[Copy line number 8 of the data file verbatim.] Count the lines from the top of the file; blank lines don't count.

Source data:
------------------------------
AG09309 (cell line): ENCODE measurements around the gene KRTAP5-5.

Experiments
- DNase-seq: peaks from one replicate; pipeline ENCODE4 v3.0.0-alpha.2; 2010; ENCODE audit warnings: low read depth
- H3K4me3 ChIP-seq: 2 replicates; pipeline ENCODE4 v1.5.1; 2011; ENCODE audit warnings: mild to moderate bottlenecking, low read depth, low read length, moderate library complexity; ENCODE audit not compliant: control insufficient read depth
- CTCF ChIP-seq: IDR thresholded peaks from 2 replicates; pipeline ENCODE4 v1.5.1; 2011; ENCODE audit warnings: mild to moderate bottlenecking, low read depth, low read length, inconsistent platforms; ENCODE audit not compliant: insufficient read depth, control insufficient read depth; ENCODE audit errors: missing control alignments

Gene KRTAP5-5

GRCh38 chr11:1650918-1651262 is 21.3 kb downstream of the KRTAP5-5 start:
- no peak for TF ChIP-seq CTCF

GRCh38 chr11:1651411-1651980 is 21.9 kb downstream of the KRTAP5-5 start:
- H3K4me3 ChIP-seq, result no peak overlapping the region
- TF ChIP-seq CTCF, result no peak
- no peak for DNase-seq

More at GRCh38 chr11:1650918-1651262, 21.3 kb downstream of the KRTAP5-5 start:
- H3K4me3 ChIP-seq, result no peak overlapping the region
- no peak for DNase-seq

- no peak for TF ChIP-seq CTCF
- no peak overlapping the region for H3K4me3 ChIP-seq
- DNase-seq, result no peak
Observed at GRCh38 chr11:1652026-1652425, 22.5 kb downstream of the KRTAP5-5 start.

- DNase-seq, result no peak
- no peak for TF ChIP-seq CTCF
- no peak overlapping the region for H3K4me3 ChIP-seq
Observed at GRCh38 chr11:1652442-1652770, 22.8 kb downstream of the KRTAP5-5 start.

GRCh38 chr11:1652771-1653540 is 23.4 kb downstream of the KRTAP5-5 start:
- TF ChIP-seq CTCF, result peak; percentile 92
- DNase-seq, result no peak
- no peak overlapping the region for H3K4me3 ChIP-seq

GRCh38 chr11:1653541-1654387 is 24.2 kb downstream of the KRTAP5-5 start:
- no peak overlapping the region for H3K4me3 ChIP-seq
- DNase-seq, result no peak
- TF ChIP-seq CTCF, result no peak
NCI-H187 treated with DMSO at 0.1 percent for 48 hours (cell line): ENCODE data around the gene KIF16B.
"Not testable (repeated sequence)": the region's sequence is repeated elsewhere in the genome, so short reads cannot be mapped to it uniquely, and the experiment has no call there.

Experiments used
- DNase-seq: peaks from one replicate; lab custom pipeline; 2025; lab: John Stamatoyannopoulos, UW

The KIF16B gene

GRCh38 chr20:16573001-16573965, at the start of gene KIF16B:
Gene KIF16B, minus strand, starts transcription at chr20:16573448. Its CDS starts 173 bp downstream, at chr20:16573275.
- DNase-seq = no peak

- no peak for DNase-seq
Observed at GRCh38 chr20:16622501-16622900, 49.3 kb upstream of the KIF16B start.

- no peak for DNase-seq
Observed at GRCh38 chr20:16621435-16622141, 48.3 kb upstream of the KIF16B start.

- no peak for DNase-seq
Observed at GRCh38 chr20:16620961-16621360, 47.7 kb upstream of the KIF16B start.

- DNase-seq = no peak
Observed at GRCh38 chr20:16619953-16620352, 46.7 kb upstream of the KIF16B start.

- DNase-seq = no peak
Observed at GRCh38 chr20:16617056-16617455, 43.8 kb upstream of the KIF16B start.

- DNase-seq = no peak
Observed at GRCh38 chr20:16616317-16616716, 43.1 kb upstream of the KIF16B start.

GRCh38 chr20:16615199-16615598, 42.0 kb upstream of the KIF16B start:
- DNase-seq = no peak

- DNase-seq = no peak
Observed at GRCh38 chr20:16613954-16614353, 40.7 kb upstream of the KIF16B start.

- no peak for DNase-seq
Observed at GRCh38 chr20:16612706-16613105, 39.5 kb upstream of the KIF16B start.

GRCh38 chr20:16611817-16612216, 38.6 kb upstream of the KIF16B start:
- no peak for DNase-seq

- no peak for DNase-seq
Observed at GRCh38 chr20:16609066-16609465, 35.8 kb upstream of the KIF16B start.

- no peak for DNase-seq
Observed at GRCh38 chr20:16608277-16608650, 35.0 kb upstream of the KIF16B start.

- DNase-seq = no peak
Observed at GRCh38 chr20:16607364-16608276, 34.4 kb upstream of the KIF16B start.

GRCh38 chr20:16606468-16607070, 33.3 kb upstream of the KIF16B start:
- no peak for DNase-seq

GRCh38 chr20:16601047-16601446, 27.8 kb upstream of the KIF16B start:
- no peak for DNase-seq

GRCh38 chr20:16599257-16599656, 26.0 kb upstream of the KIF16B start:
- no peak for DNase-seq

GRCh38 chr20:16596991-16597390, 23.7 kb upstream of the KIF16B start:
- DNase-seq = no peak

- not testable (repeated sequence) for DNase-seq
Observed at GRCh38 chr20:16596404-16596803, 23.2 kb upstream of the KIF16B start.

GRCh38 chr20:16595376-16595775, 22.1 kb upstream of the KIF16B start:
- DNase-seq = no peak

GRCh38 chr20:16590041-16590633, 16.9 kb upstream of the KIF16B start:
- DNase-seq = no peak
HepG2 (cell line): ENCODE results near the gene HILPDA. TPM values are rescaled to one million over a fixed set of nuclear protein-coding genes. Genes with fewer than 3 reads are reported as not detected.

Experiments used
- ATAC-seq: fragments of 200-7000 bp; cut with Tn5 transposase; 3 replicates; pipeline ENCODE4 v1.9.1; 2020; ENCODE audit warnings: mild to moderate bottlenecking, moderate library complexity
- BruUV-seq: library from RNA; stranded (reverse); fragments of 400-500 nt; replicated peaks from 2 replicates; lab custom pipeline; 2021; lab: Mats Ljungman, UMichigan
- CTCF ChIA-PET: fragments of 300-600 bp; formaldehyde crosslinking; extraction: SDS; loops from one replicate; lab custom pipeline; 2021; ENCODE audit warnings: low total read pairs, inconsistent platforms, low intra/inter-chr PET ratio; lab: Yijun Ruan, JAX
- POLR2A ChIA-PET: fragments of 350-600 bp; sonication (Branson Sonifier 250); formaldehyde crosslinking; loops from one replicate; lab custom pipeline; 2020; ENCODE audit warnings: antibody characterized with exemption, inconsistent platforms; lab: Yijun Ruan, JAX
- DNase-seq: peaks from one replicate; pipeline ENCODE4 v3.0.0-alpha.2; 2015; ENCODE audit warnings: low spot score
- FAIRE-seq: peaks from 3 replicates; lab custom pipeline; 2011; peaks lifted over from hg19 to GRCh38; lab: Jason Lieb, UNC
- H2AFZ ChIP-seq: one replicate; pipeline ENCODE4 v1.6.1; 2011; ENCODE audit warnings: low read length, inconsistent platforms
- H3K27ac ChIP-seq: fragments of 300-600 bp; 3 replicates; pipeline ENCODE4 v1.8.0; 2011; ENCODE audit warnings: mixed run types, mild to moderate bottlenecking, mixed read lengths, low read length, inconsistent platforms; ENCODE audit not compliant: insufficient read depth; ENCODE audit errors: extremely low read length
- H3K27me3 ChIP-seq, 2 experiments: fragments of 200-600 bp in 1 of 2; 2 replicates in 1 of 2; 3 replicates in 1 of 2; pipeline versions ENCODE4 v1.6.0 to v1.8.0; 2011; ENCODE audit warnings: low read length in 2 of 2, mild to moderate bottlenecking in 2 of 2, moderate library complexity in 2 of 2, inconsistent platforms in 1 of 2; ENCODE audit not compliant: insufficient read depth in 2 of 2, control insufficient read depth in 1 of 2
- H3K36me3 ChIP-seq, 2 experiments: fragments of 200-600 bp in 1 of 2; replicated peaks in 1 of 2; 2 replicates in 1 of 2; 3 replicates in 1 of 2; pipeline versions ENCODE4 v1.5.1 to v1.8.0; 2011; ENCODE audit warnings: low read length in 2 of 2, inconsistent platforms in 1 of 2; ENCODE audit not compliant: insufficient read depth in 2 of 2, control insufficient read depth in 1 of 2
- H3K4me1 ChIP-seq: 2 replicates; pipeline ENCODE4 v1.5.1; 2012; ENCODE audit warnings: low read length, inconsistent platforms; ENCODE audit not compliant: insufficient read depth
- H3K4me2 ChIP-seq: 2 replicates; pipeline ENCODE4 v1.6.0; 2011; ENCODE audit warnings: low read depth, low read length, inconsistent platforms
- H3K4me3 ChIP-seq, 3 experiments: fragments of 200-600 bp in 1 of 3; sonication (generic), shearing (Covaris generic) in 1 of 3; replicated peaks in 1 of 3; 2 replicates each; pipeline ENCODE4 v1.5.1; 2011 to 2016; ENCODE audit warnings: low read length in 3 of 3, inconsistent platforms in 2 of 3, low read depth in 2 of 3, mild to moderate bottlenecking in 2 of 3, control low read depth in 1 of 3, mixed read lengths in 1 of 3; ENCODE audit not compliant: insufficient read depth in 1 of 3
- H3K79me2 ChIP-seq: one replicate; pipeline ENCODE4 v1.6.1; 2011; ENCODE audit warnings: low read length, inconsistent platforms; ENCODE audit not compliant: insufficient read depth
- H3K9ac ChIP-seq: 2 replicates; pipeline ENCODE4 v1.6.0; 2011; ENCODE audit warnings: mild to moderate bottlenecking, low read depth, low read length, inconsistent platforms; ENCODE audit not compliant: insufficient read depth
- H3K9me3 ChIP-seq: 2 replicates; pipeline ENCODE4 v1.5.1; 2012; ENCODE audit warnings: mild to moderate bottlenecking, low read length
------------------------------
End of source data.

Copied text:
- no peak for TF ChIP-seq CTCF